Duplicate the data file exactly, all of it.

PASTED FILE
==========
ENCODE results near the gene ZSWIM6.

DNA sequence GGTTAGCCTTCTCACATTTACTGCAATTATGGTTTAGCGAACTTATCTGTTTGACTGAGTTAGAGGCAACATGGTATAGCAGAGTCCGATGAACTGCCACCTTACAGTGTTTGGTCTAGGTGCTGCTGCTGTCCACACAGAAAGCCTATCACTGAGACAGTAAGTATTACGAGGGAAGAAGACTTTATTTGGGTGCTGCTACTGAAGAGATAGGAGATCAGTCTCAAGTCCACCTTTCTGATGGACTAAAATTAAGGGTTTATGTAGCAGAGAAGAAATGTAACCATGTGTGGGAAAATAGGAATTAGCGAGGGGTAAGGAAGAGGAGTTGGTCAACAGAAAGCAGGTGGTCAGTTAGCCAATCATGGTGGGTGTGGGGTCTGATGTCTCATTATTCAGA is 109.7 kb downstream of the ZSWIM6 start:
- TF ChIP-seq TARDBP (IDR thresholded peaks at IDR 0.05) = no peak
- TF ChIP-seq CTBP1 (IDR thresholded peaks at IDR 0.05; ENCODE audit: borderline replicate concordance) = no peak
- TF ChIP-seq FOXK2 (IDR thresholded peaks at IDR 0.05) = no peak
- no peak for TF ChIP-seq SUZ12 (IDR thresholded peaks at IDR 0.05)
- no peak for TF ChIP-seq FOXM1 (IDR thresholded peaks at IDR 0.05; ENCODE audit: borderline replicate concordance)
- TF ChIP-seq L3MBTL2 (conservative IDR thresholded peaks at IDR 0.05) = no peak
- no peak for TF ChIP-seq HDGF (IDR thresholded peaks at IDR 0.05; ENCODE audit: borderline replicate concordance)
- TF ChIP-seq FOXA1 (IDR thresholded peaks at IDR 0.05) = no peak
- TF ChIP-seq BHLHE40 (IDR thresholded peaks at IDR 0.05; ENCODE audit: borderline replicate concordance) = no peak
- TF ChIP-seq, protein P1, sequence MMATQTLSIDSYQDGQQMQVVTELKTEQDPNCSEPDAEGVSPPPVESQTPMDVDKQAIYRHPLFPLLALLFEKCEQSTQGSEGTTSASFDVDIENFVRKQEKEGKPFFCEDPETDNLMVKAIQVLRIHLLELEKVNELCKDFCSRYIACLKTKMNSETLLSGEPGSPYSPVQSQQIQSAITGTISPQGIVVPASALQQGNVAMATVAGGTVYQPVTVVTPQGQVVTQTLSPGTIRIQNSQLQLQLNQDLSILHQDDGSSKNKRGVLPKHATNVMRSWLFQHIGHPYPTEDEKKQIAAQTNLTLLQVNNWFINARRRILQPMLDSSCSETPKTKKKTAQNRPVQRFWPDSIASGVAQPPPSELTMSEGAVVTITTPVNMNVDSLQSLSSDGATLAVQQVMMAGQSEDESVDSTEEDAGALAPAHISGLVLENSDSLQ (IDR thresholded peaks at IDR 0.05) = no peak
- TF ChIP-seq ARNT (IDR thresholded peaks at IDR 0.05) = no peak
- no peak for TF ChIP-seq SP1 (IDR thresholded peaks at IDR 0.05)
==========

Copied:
ENCODE results near the gene ZSWIM6.

DNA sequence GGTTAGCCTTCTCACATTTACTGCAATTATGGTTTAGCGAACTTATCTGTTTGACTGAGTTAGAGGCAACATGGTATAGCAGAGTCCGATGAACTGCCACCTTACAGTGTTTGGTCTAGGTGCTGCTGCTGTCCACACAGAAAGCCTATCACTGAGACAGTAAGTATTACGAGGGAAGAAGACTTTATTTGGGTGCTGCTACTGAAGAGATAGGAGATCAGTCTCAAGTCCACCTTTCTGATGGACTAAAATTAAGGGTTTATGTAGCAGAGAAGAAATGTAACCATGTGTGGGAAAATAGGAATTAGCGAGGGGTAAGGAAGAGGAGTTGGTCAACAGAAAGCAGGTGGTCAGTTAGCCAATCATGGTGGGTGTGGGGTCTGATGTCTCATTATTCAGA is 109.7 kb downstream of the ZSWIM6 start:
- TF ChIP-seq TARDBP (IDR thresholded peaks at IDR 0.05) = no peak
- TF ChIP-seq CTBP1 (IDR thresholded peaks at IDR 0.05; ENCODE audit: borderline replicate concordance) = no peak
- TF ChIP-seq FOXK2 (IDR thresholded peaks at IDR 0.05) = no peak
- no peak for TF ChIP-seq SUZ12 (IDR thresholded peaks at IDR 0.05)
- no peak for TF ChIP-seq FOXM1 (IDR thresholded peaks at IDR 0.05; ENCODE audit: borderline replicate concordance)
- TF ChIP-seq L3MBTL2 (conservative IDR thresholded peaks at IDR 0.05) = no peak
- no peak for TF ChIP-seq HDGF (IDR thresholded peaks at IDR 0.05; ENCODE audit: borderline replicate concordance)
- TF ChIP-seq FOXA1 (IDR thresholded peaks at IDR 0.05) = no peak
- TF ChIP-seq BHLHE40 (IDR thresholded peaks at IDR 0.05; ENCODE audit: borderline replicate concordance) = no peak
- TF ChIP-seq, protein P1, sequence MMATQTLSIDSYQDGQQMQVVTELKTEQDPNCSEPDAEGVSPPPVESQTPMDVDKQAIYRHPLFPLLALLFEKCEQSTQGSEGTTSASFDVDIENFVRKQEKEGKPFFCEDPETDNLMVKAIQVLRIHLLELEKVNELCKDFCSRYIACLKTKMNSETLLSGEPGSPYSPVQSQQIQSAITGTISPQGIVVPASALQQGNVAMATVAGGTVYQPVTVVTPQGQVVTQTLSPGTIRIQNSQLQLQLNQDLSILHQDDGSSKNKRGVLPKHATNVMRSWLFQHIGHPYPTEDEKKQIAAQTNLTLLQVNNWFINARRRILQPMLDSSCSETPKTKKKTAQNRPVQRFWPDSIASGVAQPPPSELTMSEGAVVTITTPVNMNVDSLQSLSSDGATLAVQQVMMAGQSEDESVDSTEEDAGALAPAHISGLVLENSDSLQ (IDR thresholded peaks at IDR 0.05) = no peak
- TF ChIP-seq ARNT (IDR thresholded peaks at IDR 0.05) = no peak
- no peak for TF ChIP-seq SP1 (IDR thresholded peaks at IDR 0.05)